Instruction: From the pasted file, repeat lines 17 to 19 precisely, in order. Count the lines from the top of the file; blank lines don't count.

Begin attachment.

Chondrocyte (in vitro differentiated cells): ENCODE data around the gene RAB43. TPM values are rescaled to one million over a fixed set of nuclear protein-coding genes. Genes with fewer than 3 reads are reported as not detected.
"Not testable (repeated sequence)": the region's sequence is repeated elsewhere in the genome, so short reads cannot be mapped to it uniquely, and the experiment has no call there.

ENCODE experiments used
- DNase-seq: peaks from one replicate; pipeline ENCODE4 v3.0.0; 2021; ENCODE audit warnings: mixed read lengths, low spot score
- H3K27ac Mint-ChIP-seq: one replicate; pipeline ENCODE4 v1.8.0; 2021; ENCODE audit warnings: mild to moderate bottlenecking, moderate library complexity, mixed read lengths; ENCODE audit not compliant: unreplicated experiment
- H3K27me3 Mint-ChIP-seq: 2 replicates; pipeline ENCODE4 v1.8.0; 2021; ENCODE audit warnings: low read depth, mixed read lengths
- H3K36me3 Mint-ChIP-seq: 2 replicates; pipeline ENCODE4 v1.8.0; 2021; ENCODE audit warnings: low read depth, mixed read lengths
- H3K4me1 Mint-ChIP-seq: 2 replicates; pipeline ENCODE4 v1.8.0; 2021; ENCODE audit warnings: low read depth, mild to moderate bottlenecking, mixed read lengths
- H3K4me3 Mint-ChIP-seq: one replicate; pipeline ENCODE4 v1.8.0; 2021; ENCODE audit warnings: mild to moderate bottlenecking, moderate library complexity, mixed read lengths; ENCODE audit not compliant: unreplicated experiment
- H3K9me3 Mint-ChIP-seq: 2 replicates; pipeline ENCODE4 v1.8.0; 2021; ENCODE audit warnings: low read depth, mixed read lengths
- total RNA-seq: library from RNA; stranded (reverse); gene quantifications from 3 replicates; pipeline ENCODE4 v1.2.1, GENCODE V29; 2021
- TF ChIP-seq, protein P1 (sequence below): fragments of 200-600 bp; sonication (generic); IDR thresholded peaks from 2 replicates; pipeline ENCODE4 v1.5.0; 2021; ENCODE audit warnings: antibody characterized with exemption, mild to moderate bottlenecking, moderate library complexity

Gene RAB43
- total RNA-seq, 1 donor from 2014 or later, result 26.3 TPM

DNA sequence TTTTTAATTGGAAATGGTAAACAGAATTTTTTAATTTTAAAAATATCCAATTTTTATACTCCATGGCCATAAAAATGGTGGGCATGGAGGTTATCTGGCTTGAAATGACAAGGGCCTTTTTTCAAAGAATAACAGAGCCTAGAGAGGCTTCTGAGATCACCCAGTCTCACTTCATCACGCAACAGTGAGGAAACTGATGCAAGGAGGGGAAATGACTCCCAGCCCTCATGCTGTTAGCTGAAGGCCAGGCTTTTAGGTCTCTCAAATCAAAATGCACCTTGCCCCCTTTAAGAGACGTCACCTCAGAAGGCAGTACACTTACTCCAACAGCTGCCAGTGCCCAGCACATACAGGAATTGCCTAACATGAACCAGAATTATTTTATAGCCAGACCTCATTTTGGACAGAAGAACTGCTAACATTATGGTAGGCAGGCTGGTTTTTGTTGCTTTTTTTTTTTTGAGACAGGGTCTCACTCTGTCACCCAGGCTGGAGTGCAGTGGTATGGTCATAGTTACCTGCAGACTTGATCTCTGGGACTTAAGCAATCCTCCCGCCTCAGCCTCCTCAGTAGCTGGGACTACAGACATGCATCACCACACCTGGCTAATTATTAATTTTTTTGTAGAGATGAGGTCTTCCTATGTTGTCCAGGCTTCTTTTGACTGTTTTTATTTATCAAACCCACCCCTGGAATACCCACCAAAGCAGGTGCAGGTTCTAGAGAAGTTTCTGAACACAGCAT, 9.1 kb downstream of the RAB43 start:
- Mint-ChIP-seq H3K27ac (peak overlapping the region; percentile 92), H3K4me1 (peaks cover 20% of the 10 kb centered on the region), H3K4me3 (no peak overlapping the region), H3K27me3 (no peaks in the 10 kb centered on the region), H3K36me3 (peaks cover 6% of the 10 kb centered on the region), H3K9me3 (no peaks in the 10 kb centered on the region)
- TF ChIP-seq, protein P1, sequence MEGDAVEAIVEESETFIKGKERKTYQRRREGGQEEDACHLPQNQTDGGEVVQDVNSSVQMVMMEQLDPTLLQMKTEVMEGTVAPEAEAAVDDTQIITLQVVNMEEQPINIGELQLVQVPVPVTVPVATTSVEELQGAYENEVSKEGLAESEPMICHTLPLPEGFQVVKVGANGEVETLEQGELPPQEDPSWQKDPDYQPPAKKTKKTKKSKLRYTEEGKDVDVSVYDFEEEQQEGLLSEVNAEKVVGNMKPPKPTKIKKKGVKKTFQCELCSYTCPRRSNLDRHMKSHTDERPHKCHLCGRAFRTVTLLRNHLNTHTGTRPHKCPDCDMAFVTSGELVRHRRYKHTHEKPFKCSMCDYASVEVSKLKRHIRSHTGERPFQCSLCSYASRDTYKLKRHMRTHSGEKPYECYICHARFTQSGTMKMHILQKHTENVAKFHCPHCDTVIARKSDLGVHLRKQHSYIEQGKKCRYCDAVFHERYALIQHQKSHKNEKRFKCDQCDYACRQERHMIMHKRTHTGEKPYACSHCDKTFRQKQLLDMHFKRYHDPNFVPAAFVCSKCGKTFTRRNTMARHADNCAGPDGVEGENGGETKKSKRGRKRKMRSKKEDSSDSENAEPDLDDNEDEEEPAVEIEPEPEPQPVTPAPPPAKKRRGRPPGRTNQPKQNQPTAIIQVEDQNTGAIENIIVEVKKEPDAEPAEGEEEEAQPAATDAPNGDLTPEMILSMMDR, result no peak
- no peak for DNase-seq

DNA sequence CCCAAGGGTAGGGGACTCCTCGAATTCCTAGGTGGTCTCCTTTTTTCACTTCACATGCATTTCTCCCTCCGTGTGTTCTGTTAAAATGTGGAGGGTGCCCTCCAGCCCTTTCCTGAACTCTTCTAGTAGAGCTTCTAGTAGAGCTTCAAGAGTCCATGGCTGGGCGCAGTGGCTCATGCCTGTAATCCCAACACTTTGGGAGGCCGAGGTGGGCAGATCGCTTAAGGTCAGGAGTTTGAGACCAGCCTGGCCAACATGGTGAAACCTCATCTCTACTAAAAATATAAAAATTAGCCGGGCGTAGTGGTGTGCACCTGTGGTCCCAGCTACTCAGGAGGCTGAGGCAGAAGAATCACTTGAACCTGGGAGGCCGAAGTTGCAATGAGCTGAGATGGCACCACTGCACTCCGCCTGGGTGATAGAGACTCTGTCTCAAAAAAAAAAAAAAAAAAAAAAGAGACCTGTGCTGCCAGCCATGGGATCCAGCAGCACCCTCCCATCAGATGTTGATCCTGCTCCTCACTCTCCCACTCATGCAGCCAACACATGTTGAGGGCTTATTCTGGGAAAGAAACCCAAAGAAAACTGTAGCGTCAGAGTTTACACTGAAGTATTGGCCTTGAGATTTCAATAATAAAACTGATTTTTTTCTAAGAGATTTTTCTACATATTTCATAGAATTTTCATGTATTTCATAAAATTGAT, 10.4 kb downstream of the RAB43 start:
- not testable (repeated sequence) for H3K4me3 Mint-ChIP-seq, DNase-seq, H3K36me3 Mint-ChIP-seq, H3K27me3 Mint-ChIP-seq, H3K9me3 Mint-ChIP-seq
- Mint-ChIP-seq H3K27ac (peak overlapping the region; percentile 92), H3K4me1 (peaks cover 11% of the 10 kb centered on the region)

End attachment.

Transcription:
- TF ChIP-seq, protein P1, sequence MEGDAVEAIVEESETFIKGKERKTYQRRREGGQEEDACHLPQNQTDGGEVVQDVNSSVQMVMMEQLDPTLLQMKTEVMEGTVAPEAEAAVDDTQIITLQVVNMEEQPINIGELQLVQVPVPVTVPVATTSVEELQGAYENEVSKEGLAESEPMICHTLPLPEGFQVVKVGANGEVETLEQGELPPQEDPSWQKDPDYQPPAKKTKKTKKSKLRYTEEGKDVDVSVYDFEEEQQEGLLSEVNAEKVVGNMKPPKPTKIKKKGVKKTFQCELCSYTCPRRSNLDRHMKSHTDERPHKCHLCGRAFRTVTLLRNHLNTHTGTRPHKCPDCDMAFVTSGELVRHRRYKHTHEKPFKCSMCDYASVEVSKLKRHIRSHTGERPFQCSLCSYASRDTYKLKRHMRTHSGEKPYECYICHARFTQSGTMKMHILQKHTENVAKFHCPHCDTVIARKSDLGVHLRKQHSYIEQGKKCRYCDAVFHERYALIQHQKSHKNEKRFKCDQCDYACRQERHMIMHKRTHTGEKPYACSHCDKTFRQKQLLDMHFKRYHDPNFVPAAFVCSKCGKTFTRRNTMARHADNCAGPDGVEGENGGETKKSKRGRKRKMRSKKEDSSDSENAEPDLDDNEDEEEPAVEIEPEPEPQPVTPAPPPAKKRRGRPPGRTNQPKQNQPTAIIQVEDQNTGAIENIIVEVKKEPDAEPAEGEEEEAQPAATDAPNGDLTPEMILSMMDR, result no peak
- no peak for DNase-seq

DNA sequence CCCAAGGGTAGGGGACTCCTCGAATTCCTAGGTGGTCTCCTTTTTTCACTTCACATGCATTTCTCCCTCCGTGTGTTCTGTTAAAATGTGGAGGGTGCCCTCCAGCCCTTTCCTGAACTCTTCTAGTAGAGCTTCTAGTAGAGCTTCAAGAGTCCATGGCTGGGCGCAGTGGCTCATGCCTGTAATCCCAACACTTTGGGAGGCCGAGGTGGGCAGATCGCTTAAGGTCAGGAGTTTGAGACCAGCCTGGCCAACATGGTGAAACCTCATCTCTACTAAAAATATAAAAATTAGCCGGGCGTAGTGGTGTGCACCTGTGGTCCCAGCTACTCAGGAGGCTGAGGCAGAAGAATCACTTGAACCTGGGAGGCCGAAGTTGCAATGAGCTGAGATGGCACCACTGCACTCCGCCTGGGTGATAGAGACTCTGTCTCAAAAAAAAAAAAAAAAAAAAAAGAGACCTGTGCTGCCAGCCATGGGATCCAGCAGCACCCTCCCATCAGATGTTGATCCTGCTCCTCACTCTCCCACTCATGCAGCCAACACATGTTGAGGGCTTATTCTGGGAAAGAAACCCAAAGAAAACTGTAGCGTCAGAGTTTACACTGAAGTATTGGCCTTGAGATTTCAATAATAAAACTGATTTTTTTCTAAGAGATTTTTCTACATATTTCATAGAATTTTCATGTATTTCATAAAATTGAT, 10.4 kb downstream of the RAB43 start: